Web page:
TaxWise Trial Balance

Depending on how you intend to use it, there's a lot to be said for purchasing a trial balance application from a vendor that can supply other accountant-oriented applications as well. Doing this ensures that data is easily and accurately passed between necessary applications.

In the past year or so, several vendors that have previously specialized in tax prep software have broadened their product lines to include write-up and other applications. Universal Tax Systems is one of these vendors, and it now offers fixed assets management as well as a trial balance application. That's the good news.

The bad news is that both of these ancillary applications are available only as part of a bundle that includes the TaxWise tax prep software. While Universal Tax Systems is only charging a very reasonable $195 for the fixed assets and trial balance packages, the least expensive bundle that includes these applications is priced at $1,601. Keep in mind that the trial balance application is a single-user system, though you can store the data on a networked drive to share between users who each have a licensed copy of the application.

This bundling makes sense for another reason - TaxWise Trial Balance does not produce any financial statements. It is designed to allow you to create adjusting and closing entries to produce an adjusted trial balance that will be imported into the tax prep application to produce a tax return. As such, you will find TaxWise Trial Balance of limited use in compilation, review or audit engagements. The application is also limited in terms of features that help you manage an engagement. That makes sense given the restricted scope of the application's use.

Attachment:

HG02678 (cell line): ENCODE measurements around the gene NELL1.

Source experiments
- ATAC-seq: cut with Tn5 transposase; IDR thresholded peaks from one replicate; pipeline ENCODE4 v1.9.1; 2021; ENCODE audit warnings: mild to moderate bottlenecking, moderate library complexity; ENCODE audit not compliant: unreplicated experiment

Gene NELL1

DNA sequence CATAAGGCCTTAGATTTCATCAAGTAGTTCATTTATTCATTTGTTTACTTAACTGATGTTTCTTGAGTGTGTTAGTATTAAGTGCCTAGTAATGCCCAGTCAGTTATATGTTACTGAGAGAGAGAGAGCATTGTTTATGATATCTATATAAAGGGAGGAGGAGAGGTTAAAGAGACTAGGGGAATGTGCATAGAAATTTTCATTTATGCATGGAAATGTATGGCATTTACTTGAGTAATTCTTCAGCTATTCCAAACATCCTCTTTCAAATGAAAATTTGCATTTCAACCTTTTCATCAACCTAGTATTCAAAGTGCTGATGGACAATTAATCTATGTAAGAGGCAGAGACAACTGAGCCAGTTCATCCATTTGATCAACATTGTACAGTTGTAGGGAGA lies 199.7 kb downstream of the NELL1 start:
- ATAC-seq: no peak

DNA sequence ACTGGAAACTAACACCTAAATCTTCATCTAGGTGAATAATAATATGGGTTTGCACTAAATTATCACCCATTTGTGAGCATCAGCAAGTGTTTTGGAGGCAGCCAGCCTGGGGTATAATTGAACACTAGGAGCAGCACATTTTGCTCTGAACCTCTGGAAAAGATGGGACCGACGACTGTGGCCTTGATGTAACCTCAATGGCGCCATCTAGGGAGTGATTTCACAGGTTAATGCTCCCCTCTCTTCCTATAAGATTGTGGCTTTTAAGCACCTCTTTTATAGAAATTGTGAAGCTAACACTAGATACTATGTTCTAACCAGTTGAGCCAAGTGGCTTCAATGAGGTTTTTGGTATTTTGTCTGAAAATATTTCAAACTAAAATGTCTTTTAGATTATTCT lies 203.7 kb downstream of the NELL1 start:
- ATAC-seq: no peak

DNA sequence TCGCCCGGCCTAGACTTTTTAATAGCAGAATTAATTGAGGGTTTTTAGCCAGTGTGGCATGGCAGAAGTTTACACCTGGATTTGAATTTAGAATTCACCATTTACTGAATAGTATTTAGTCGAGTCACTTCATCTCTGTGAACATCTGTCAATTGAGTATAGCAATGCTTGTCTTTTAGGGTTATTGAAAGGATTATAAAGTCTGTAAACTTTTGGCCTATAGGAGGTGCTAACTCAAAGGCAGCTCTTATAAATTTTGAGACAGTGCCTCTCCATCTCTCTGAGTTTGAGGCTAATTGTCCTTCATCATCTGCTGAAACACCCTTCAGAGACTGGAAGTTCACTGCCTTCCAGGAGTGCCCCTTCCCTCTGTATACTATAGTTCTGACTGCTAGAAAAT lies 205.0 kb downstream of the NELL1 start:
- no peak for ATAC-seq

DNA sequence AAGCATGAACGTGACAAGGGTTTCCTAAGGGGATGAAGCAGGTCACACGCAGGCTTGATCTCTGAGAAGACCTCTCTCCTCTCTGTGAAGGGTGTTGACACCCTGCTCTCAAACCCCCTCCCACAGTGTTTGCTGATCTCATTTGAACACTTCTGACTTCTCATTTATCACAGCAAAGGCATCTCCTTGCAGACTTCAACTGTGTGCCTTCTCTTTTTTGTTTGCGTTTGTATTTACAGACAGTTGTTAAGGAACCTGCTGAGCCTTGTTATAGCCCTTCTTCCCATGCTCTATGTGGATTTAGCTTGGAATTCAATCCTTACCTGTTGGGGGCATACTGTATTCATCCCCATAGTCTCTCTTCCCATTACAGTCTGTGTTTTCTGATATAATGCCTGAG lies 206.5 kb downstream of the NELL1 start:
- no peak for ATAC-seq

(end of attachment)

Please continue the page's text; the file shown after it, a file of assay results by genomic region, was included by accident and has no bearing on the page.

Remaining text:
We found setting up TaxWise Trial Balance quick and easy. The software comes with a sample client that you can practice on, and there's a large, well-written manual available in PDF format on the CD. If you have client data available in ASCII format (chart of account numbers, description and balances), you can import it into the system, though you may have to do a bit of editing. Otherwise, you can use a default chart of accounts and edit it to accommodate the client. Default charts are provided for a variety of tax forms, including Forms 1120S, 1120C and 1065, and Schedule C of the 1040.

There aren't a huge number of reports available in the TaxWise Trial Balance, but most users won't need more than the general ledger report and the several varieties of trial balance reports and worksheets. You can output the trial balances into Excel format for manipulation and custom reports, but the PDF icon on the operating screen is not for generating reports in PDF format. Rather, it's for opening PDF documents such as the included manuals.

You probably aren't going to switch tax prep vendors just to get the TaxWise Trial Balance package. If, however, you are already a TaxWise user, check out this vendor's Executive Accounting, Power and Power Accounting packages, all of which include both the trial balance and a fixed asset application.

Ted Needleman, a former editor of Accounting Technology, is a consultant and freelance writer based in Stony Point, N.Y.